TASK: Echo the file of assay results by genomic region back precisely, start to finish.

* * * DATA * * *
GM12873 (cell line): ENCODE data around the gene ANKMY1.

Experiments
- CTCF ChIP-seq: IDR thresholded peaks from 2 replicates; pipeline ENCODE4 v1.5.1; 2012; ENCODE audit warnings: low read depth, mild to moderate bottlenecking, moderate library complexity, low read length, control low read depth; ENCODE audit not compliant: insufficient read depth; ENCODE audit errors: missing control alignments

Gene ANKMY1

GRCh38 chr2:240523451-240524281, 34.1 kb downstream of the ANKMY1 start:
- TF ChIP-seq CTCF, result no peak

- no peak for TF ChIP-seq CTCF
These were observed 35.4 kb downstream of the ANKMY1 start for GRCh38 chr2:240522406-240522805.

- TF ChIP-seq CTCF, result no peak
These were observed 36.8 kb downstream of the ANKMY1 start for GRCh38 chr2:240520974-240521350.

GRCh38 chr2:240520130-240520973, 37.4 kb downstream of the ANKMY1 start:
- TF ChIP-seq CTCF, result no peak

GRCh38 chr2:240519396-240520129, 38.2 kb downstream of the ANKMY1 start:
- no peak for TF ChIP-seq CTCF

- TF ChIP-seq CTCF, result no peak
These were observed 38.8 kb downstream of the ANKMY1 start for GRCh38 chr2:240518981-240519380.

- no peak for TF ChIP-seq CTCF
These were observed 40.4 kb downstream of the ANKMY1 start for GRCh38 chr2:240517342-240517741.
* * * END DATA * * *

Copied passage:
GM12873 (cell line): ENCODE data around the gene ANKMY1.

Experiments
- CTCF ChIP-seq: IDR thresholded peaks from 2 replicates; pipeline ENCODE4 v1.5.1; 2012; ENCODE audit warnings: low read depth, mild to moderate bottlenecking, moderate library complexity, low read length, control low read depth; ENCODE audit not compliant: insufficient read depth; ENCODE audit errors: missing control alignments

Gene ANKMY1

GRCh38 chr2:240523451-240524281, 34.1 kb downstream of the ANKMY1 start:
- TF ChIP-seq CTCF, result no peak

- no peak for TF ChIP-seq CTCF
These were observed 35.4 kb downstream of the ANKMY1 start for GRCh38 chr2:240522406-240522805.

- TF ChIP-seq CTCF, result no peak
These were observed 36.8 kb downstream of the ANKMY1 start for GRCh38 chr2:240520974-240521350.

GRCh38 chr2:240520130-240520973, 37.4 kb downstream of the ANKMY1 start:
- TF ChIP-seq CTCF, result no peak

GRCh38 chr2:240519396-240520129, 38.2 kb downstream of the ANKMY1 start:
- no peak for TF ChIP-seq CTCF

- TF ChIP-seq CTCF, result no peak
These were observed 38.8 kb downstream of the ANKMY1 start for GRCh38 chr2:240518981-240519380.

- no peak for TF ChIP-seq CTCF
These were observed 40.4 kb downstream of the ANKMY1 start for GRCh38 chr2:240517342-240517741.